but she at least understood about sport anit wasn't some upper class twit doing it.

Mac the Knife
3rd Nov 2018, 15:10
There are good arguments for, but people will always gamble.
Better to have it semi-controlled (and taxed) than a free-for-all.

Anyway, we have far too many things banned already.

Mac

cavortingcheetah
3rd Nov 2018, 16:23
But that is it precisely, The restriction of FOBT stake amounts is nothing more than a semi control that acts for the benefit of a very vulnerable section of society. The fact that this control is being thwarted by gambling industry feted members of parliament is an appalling abuse.
I wouldn't go as far as nominating Crouch to succeed Teresa May but it is a refreshing thing to find a politician anywhere who resigns on a matter of principle, refusing to lap dog to the mantra of collective responsibility.


https://cimg8.ibsrv.net/gimg/pprune.org-vbulletin/615x870/0_tracey_crouch_1_e6d259eadaaba9b83369133cd31195e3093d5264.j pg
https://cimg2.ibsrv.net/gimg/pprune.org-vbulletin/615x870/0_tracey_crouch2_994213b9b6850d8a10466b0e89568cd4ab646252.jp g

Chronus
3rd Nov 2018, 17:53
By coincidence another great article by crime-writer journalist John Silvester
https://www.theage.com.au/national/victoria/you-re-nicked-victoria-s-first-undercover-cop-20181101-p50dab.html

Great story about Nick the Greek, the Oz crime buster. The Yanks had their Eliot Ness, we in Britain however can only boast of fictional characters such as Sherlock Holmes and Miss Marples who were always ever so well mannered, correct, word perfect and polite in solving crimes. Anyway why should we concerns ourselves with things such as gambling, after all wasn`t it the likes of Fu Manchu, in the form of Christopher Lee who got up to despicable acts such as gambling, drugs and prostitution. We will keep a stiff upper lip and show the lot of them nothing has yet been invented that can tempt us from anything more than a little flutter now and then on the geegees.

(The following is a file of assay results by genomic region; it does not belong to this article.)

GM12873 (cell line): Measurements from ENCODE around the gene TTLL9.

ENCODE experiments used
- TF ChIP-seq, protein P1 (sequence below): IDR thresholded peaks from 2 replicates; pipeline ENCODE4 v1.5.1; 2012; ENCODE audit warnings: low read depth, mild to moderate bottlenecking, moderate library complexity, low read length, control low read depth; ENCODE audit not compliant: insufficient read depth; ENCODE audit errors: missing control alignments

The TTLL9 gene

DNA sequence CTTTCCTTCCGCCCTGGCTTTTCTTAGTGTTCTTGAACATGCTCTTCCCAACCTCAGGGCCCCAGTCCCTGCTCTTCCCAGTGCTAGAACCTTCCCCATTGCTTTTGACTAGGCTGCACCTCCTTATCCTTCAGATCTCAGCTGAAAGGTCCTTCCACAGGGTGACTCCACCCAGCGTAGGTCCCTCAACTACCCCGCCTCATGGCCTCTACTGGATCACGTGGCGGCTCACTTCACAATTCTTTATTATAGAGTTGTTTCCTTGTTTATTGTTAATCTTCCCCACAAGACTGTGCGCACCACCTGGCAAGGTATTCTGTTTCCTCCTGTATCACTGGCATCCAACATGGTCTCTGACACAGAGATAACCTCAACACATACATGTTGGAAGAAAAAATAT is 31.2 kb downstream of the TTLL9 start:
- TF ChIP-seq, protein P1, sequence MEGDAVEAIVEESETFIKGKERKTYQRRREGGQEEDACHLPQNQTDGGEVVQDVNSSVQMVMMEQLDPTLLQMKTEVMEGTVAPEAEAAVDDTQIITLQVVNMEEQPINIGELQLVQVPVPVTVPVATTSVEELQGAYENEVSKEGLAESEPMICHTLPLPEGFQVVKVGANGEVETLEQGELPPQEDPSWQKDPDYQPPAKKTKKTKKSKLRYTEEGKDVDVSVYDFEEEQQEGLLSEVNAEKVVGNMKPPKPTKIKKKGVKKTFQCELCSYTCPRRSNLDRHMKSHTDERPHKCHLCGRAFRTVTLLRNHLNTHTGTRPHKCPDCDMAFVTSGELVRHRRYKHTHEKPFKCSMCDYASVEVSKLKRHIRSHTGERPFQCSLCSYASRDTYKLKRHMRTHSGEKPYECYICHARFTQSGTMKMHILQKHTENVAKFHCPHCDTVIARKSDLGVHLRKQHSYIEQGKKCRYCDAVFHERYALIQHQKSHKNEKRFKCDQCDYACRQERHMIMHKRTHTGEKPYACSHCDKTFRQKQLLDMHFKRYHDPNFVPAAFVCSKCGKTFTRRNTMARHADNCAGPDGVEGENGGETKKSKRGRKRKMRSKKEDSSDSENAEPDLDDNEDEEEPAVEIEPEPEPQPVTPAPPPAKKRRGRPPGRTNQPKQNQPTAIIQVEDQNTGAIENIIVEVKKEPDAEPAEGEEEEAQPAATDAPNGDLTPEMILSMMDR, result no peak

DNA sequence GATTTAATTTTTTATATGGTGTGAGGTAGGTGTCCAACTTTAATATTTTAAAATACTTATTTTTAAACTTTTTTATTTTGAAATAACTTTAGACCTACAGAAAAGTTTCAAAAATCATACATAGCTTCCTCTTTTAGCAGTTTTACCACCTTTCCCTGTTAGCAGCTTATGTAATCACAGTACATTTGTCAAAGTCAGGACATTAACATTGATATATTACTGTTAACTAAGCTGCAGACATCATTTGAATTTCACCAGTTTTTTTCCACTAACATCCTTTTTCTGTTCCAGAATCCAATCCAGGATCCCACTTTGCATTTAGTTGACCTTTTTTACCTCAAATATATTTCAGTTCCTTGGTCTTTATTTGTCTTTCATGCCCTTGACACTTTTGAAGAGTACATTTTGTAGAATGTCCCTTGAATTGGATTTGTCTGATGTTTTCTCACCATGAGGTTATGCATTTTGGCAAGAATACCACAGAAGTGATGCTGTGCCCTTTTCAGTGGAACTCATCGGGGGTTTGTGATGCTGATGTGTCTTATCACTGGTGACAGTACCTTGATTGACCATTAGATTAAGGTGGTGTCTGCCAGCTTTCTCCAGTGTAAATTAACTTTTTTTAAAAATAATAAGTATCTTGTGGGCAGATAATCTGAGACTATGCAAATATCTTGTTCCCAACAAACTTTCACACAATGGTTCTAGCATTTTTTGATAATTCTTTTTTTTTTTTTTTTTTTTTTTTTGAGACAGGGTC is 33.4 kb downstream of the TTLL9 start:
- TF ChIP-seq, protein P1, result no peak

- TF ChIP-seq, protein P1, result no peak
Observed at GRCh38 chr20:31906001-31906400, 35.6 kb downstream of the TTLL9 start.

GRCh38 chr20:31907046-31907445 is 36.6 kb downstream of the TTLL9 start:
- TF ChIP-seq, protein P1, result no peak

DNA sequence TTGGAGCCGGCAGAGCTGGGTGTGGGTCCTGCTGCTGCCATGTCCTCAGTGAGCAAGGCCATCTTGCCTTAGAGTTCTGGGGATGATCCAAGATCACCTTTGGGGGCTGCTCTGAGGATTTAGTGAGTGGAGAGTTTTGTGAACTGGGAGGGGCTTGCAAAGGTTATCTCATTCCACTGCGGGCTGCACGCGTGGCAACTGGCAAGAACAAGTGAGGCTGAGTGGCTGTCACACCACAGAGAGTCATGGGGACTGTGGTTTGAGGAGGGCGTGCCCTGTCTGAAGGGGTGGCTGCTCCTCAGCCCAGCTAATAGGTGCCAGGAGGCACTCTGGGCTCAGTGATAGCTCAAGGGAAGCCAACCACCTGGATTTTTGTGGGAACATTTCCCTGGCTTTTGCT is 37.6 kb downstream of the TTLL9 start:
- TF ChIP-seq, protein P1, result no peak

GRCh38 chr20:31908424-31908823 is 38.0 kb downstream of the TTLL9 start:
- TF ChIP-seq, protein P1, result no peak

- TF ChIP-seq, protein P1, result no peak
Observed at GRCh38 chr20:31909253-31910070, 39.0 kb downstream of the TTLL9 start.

Iassou Cattletruck.

cavortingcheetah
3rd Nov 2018, 18:28
Not only fictional characters grace the history, past and present of British detective success.
Pinkerton was from Glasgow. Mary Doyle works in Manchester while William E. Fairbairn, an entertaining if deadly fellow, started off his very interesting police career in Shanghai as a British marine.

scr1
3rd Nov 2018, 20:11
Should all gambling be banned??

YES

it's a mugs game

racedo
3rd Nov 2018, 20:27
Should all gambling be banned??

YES

it's a mugs game

Ban no
Control yes

Pontius Navigator
3rd Nov 2018, 23:32
Ban no
Control yes
Even that is questionable.

Off course betting was illegal and only available through bookies runners. When it became legal it enabled my old man to open a telephone account that he could ill afford.

WingNut60
4th Nov 2018, 00:50
The previous banning of gambling was a significant driver of the underground alternative - what became known is "the numbers racket", and organised crime in the U.S.
Much like criminalising alcohol, the downside can easily outweigh any expected benefits.